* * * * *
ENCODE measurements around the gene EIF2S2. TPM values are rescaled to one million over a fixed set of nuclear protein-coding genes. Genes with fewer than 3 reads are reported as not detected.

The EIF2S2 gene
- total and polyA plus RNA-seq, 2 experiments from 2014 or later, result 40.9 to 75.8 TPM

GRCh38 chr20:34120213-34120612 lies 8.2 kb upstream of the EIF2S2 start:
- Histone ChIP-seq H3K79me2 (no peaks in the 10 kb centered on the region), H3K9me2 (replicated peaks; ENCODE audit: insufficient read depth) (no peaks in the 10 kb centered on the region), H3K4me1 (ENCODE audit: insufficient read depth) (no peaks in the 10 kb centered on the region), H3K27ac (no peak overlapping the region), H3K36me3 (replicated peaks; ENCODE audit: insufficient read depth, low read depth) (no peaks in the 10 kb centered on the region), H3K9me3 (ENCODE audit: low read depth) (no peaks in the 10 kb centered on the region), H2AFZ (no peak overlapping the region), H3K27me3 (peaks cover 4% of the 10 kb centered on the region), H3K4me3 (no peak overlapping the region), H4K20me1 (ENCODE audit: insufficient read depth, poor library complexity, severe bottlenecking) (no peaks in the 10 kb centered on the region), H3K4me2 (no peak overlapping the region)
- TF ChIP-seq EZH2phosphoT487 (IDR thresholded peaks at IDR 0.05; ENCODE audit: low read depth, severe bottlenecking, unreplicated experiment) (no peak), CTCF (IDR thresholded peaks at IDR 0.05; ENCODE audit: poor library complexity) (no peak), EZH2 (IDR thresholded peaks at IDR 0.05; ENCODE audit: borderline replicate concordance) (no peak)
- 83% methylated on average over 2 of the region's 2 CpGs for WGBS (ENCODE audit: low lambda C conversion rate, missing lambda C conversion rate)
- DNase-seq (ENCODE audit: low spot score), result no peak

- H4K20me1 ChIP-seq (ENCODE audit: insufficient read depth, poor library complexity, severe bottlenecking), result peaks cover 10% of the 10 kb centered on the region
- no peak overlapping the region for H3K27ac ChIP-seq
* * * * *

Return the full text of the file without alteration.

ENCODE measurements around the gene EIF2S2. TPM values are rescaled to one million over a fixed set of nuclear protein-coding genes. Genes with fewer than 3 reads are reported as not detected.

The EIF2S2 gene
- total and polyA plus RNA-seq, 2 experiments from 2014 or later, result 40.9 to 75.8 TPM

GRCh38 chr20:34120213-34120612 lies 8.2 kb upstream of the EIF2S2 start:
- Histone ChIP-seq H3K79me2 (no peaks in the 10 kb centered on the region), H3K9me2 (replicated peaks; ENCODE audit: insufficient read depth) (no peaks in the 10 kb centered on the region), H3K4me1 (ENCODE audit: insufficient read depth) (no peaks in the 10 kb centered on the region), H3K27ac (no peak overlapping the region), H3K36me3 (replicated peaks; ENCODE audit: insufficient read depth, low read depth) (no peaks in the 10 kb centered on the region), H3K9me3 (ENCODE audit: low read depth) (no peaks in the 10 kb centered on the region), H2AFZ (no peak overlapping the region), H3K27me3 (peaks cover 4% of the 10 kb centered on the region), H3K4me3 (no peak overlapping the region), H4K20me1 (ENCODE audit: insufficient read depth, poor library complexity, severe bottlenecking) (no peaks in the 10 kb centered on the region), H3K4me2 (no peak overlapping the region)
- TF ChIP-seq EZH2phosphoT487 (IDR thresholded peaks at IDR 0.05; ENCODE audit: low read depth, severe bottlenecking, unreplicated experiment) (no peak), CTCF (IDR thresholded peaks at IDR 0.05; ENCODE audit: poor library complexity) (no peak), EZH2 (IDR thresholded peaks at IDR 0.05; ENCODE audit: borderline replicate concordance) (no peak)
- 83% methylated on average over 2 of the region's 2 CpGs for WGBS (ENCODE audit: low lambda C conversion rate, missing lambda C conversion rate)
- DNase-seq (ENCODE audit: low spot score), result no peak

- H4K20me1 ChIP-seq (ENCODE audit: insufficient read depth, poor library complexity, severe bottlenecking), result peaks cover 10% of the 10 kb centered on the region
- no peak overlapping the region for H3K27ac ChIP-seq